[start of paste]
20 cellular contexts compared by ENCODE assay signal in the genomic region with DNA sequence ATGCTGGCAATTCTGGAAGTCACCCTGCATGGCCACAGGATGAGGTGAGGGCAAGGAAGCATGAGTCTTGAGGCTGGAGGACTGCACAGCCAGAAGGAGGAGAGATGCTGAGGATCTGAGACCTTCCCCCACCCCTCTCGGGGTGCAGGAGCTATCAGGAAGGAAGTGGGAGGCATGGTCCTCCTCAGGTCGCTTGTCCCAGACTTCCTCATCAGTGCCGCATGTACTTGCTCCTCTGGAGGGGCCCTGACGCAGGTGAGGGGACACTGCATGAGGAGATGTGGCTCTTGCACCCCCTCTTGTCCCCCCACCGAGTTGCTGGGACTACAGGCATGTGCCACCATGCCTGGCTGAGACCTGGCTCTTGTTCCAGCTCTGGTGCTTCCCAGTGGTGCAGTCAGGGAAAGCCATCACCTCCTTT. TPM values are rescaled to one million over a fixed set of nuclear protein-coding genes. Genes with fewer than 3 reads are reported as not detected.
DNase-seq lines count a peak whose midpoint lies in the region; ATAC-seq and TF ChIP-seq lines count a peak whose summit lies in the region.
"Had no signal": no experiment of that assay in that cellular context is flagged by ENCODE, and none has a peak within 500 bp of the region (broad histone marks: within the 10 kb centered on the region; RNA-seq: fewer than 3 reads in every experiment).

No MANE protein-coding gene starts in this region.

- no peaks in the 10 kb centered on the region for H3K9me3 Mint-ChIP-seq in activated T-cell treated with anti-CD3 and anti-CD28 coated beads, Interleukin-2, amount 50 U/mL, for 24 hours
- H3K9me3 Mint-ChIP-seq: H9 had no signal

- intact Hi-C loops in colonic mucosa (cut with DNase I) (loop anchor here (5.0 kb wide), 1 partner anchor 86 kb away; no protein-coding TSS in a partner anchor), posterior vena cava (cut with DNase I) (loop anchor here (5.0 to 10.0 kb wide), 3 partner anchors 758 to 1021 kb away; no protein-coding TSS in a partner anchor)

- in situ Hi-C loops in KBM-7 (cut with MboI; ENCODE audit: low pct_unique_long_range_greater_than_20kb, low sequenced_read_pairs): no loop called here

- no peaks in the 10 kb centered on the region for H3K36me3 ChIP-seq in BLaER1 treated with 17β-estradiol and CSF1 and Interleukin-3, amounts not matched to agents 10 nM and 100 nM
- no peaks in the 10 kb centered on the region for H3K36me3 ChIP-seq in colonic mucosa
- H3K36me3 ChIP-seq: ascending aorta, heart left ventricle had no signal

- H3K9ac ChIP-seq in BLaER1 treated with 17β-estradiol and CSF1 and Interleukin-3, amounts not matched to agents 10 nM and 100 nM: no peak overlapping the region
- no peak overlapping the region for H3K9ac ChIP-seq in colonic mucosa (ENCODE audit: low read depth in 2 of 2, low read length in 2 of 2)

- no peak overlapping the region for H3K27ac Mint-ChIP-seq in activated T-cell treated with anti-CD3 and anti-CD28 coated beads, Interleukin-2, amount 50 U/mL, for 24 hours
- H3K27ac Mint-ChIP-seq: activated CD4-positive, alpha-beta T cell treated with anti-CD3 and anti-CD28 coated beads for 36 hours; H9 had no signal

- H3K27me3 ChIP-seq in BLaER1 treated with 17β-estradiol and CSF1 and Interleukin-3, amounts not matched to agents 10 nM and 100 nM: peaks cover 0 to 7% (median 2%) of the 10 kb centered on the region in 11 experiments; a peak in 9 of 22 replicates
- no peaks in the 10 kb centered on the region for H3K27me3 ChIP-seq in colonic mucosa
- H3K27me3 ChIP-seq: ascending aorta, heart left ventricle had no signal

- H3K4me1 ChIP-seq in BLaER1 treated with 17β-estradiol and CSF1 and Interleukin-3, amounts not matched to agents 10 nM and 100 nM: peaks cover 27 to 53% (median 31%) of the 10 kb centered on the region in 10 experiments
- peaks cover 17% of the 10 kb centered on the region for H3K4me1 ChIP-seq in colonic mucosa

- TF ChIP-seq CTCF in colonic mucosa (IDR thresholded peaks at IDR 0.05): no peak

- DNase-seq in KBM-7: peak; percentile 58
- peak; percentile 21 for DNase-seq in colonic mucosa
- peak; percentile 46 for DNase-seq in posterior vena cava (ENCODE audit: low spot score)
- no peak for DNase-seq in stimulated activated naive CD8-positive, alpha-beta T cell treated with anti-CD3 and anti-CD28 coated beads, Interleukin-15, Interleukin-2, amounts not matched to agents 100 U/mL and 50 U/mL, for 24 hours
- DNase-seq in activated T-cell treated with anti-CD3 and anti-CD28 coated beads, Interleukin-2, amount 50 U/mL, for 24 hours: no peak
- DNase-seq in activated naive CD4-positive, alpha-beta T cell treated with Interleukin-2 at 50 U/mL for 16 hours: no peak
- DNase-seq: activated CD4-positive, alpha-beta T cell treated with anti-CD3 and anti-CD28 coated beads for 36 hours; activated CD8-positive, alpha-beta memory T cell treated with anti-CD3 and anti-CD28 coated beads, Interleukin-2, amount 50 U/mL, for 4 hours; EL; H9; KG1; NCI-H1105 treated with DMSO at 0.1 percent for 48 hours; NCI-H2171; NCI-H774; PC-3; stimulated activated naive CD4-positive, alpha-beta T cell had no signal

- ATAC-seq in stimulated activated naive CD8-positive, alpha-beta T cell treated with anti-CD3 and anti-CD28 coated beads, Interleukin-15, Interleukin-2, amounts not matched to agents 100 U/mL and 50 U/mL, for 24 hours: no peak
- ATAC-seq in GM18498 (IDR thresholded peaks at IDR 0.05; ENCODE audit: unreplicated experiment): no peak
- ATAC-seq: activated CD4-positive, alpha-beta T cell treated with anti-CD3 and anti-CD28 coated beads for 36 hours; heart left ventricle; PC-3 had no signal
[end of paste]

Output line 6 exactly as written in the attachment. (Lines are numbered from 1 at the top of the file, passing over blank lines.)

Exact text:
- H3K9me3 Mint-ChIP-seq: H9 had no signal